Archives for June 2021

New-Fangled Fibs: I like ’em old-fangled

Publicity photo for New-Fangled Fibs

Paul Strickland is a charming guy, but he needs to find his groove in this electronic format for that to come across.

The most interesting thing about watching New-Fangled Fibs: Tall Tales by Paul Strickland is trying to figure out why it doesn’t work.

It’s not like Strickland, who specializes in tall tales, isn’t a talented guy. His show, Ain’t True and Uncle False, which I saw at the Vancouver Fringe in 2017, is one of the highlights of my long theatregoing career.

And, even in New-Fangled Fibs, there are moments of charm. In the story “Chansonaille, Louisiana”, for instance, locals trap “tune bugs” in jars: every bug sings its own note and the goal is to catch a quartet that harmonizes in a major key — not a minor key because that’s unlucky.

So what gives? [Read more…]

Cock: I like it

Publicity photo for Mike Bartlett's play Cock

Three smart actors: Nathan Witte, Troy Mundle, and Lee Tomaschefski (Screen grab)

Let’s talk about sex. That’s what Cock is all about — well sex, love, and identity.

In Mike Bartlett’s Olivier Award-winning script from 2009, John has left his male lover M when he meets W and has sex with a woman for the first time. He thinks W’s vagina is “amazing” and he falls for her — sort of. John wants to get back together with M, but he also wants to stay with W. So the three of them have dinner together to hash it out — the sort of thing that happens all the time in the theatre and almost never in real life.

Stylistically, the cool, cool thing about Cock is that the action all spills out in a circular playing area — like a cockfighting ring. Other than the circle, there’s no set, there are no props, and, although the characters serve and consume food and drinks, there’s no mime. This keeps the focus on the “cockfights” — the headliner is the throwdown between M and W — on the war of words. [Read more…]

The Here and This and Now: Is that all there is?

promo photo for The Here and This and Now (United Players production)

Pharmaceutical sales reps gettin’ crazy (Photo of Evangela Kepinski, Jessica Wong, Ishan Sandhu, and Matt Loop by Doug Williams)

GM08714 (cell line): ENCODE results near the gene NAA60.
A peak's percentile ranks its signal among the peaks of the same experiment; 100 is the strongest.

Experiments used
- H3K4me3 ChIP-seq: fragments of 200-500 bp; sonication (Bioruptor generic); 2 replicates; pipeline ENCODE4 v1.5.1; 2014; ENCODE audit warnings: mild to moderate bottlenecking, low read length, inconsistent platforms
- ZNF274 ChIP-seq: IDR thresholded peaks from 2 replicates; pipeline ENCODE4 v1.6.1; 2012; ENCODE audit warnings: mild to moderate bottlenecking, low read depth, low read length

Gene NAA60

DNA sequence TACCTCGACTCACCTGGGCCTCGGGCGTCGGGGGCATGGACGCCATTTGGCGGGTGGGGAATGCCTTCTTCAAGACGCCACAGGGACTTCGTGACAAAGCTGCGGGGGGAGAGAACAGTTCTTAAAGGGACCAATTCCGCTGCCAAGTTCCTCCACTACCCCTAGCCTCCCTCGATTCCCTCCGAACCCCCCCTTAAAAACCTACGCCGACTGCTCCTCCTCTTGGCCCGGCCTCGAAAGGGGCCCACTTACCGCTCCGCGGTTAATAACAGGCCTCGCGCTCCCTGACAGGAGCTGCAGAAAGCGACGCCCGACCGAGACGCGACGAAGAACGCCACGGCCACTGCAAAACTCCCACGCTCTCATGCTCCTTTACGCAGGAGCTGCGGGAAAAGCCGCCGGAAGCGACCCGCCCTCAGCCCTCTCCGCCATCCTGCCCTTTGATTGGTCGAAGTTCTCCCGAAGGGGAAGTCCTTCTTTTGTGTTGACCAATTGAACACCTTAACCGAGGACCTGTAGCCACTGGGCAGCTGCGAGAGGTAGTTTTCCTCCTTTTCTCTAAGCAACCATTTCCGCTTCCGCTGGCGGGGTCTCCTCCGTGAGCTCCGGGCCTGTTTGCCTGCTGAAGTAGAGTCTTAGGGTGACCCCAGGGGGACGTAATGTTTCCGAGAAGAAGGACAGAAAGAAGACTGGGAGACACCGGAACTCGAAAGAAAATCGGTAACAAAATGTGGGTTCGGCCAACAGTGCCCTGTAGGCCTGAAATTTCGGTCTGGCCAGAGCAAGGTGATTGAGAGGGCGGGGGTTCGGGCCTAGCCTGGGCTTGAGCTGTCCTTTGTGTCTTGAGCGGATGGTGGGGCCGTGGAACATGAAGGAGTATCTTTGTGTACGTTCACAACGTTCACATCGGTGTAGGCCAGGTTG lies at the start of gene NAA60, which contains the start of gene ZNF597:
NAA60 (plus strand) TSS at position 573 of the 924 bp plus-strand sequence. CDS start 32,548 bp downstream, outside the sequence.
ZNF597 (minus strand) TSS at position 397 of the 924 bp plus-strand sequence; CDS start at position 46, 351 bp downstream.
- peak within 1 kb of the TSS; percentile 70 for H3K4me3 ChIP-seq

Skip to the epilogue: the last five minutes of this production are by far the best.

There are two earlier sections. Each unit is distinct.

In Part 1, we witness a training session in which a sales manager named Niall coaches three pharmaceutical reps on how to make a sales pitch for a questionable liver-spot treatment. Theatrically, there are a passel of problems here. Number 1: the pitch is ridiculously long and its manipulativeness is so transparent that nobody in their right mind would fall for it. Number 2: The pitch is repeated, with slight variations, four times. Everybody onstage gets a crack at it. Time threatens to go backwards. Number 3: The criticism of big pharma in particular and sales in general is simplistic.

Two of the sales reps also have a philosophical discussion of sorts in Part 1. Robbie, who’s been with the company for a while, keeps saying that, in life, nothing changes, things never get any better: “I just don’t think anything makes much of a difference.” Gemma, who’s new and who’s falling for Robbie, offers counterarguments: She invites Robbie to imagine the impact of having a baby, for instance. Then Robbie repeats himself and the two of them go in circles.

Fortunately, both Ishan Sandhu (Robbie) and Jessica Wong (Gemma) deliver appealing performances. Sandhu’s Robbie is playful and responsive. Wong’s performance as Gemma is grounded and honest — persuasively straightforward. She also has a velvety voice. [Read more…]

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